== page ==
nep-for New Economics Papers
on Forecasting
Issue of 2017‒07‒30
four papers chosen by
Rob J Hyndman
Monash University

  1. Addressing the limitations of forecasting banknote demand By Miller, Callum
  2. Model averaging in markov-switching models: predicting national recessions with regional data By Pierre Guérin; Danilo Leiva-Leon
  3. Theories, techniques and the formation of German business cycle forecasts: Evidence from a survey among professional forecasters By Jörg Döpke; Ulrich Fritsche; Gabi Waldhof
  4. Stock Prediction: a method based on extraction of news features and recurrent neural networks By Zeya Zhang; Weizheng Chen; Hongfei Yan

  1. By: Miller, Callum
    Abstract: Central banks need to forecast banknote demand. It determines the number of notes they need printed and the future distribution network required. Yet forecasting demand is an inherently complex problem - banknotes are anonymous bearer instruments and so many of the sources of demand are difficult to research. This paper sets out a framework for identifying and assessing drivers likely to influence banknote demand. It presents, for the first time, the findings from an econometric model, looking at the past relationship between demand for Bank of England notes and a range of economic variables and cash industry statistics, to help forecast future demand. But this approach has its limitations. There will be determinants of demand not included in the model. Furthermore, what is to say that past relationships will hold into the future? Perhaps we are now approaching a point of inflection - a paradigm shift in the demand for cash that causes the pre-existing relationships to break down. To account for this, central banks must continue to research cash demand, its current and future drivers, and how significant they might be going forward. They must look for leading indicators that suggest a break with the past, and attempt to understand how, and when, the impact of technological change may significantly change the trajectory of cash use. This paper will set out a structure for capturing all of this information and using it to make judgements on the future of cash. Whilst it might improve central bank’s forecasting capability, and thus the basis for policy decisions, it will not eliminate all uncertainty. Therefore, central banks must retain flexibility, and ensure the wider cash industry does as well. There is a future for cash but we must constantly be alert to events that might change what that future looks like.
    Date: 2017
  2. By: Pierre Guérin (Bank of Canada); Danilo Leiva-Leon (Banco de España)
    Abstract: This paper introduces new weighting schemes for model averaging when one is interested in combining discrete forecasts from competing Markov-switching models. In the empirical application, we forecast U.S. business cycle turning points with statelevel employment data. We find that forecasts obtained with our best combination scheme provide timely updates of U.S. recessions in that they outperform a notoriously dicult benchmark to beat (the anxious index from the Survey of Professional Forecasters) for short-term forecasts.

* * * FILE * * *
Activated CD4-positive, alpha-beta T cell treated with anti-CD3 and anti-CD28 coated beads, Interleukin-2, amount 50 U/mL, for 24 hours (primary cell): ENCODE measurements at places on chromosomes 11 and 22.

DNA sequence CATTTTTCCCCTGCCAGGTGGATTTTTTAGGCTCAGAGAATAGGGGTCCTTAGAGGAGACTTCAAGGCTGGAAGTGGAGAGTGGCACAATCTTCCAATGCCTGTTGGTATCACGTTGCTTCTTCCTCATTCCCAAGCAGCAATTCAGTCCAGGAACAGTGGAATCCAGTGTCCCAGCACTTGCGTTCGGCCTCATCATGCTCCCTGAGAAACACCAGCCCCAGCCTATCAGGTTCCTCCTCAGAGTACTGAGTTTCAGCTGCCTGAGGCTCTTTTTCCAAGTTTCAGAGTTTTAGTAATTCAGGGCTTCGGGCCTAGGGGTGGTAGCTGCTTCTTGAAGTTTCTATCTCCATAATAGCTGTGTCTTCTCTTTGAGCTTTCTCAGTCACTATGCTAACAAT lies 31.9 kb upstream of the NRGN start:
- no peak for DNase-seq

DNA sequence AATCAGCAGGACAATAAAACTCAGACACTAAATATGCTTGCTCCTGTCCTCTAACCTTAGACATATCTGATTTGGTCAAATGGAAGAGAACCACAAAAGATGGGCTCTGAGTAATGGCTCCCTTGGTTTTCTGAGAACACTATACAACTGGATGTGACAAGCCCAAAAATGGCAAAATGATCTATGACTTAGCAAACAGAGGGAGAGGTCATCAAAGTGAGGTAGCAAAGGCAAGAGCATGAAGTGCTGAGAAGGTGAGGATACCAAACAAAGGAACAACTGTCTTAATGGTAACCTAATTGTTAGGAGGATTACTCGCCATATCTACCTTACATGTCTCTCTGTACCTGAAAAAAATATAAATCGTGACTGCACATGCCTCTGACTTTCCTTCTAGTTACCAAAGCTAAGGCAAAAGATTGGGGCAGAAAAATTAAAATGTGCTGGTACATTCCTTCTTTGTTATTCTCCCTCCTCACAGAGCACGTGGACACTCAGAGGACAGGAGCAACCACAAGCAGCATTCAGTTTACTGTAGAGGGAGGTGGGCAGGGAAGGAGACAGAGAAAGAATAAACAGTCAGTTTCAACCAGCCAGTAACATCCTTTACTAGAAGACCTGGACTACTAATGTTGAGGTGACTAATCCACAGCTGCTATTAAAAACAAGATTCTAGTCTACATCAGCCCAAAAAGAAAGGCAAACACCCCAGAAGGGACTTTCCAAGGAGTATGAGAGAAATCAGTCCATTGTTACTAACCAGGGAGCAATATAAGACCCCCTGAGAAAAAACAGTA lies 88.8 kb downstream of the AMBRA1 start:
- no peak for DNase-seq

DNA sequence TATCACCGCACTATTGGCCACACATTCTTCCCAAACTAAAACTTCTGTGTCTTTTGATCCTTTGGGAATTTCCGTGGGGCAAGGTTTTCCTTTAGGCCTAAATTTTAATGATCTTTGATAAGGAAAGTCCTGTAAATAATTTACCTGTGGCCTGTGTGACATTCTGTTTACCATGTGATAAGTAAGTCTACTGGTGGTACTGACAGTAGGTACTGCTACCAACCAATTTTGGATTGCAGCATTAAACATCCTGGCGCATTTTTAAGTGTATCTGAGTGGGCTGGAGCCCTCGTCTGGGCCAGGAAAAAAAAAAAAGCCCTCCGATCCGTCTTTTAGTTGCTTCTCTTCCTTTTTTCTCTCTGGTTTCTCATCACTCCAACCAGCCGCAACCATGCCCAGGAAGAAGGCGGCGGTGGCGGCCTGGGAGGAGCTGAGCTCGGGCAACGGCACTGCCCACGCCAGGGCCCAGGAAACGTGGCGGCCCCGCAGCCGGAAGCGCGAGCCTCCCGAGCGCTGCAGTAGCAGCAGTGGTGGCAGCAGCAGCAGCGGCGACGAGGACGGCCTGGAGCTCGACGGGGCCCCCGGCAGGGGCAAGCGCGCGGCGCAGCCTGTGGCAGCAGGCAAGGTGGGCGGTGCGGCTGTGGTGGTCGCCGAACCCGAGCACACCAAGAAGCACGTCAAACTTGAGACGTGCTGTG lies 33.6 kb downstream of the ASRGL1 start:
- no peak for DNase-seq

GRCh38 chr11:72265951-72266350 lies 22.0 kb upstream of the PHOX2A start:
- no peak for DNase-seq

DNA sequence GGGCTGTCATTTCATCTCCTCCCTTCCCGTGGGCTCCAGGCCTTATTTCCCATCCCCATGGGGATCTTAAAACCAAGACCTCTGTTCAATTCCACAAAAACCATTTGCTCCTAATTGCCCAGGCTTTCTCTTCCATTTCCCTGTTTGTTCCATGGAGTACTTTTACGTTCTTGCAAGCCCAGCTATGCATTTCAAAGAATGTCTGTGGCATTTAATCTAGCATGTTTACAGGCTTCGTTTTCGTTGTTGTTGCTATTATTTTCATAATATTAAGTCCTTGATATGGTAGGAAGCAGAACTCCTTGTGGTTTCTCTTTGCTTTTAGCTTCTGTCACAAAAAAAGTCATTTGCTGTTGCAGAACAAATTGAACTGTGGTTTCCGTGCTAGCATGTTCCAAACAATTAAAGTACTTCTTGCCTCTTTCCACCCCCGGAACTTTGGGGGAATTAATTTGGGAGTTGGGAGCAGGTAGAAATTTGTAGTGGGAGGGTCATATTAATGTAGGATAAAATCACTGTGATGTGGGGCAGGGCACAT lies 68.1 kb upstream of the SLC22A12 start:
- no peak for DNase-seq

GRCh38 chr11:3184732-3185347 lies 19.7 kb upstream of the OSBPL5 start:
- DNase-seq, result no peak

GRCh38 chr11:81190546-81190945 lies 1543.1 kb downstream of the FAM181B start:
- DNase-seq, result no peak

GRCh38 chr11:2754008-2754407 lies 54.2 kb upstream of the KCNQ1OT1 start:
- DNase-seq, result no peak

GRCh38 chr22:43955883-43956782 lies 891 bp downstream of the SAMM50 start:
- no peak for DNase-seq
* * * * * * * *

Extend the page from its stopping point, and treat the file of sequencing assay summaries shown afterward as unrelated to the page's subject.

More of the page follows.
Keywords: business cycles, forecast combination, forecasting, Markov-switching, nowcasting
    JEL: C53 E32 E37
    Date: 2017–07
  3. By: Jörg Döpke (Hochschule Merseburg (University of Applied Sciences Merseburg)); Ulrich Fritsche (Universität Hamburg (University of Hamburg)); Gabi Waldhof (Leibniz-Institut für Agrarentwicklung in Transformationsökonomien)
    Abstract: The paper reports results of a survey among active forecasters of the German business cycle. Relying on 82 respondents from 37 different institutions, we investigate what models and theories forecasters subscribe to and find that they are pronounced conservative in the sense, that they overwhelmingly rely on methods and theories that have been well-established for a long time, while more recent approaches are relatively unimportant for the practice of business cycle forecasting. DSGE models are mostly used in public institutions. In line with findings in the literature there are tendencies of “leaning towards consensus†(especially for public institutions) and “sticky adjustment of forecasts†with regard to new information. We find little evidence that the behaviour of forecasters has changed fundamentally since the Great Recession but there are signs that forecast errors are evaluated more carefully. Also, a stable relationship between preferred theories and methods and forecast accuracy cannot be established.
    Keywords: Forecast error evaluation, questionnaire, survey, business cycle forecast, professional forecaster
    JEL: E32 E37 C83
    Date: 2017–07
  4. By: Zeya Zhang; Weizheng Chen; Hongfei Yan
    Abstract: This paper proposed a method for stock prediction. In terms of feature extraction, we extract the features of stock-related news besides stock prices. We first select some seed words based on experience which are the symbols of good news and bad news. Then we propose an optimization method and calculate the positive polar of all words. After that, we construct the features of news based on the positive polar of their words. In consideration of sequential stock prices and continuous news effects, we propose a recurrent neural network model to help predict stock prices. Compared to SVM classifier with price features, we find our proposed method has an over 5% improvement on stock prediction accuracy in experiments.
    Date: 2017–07

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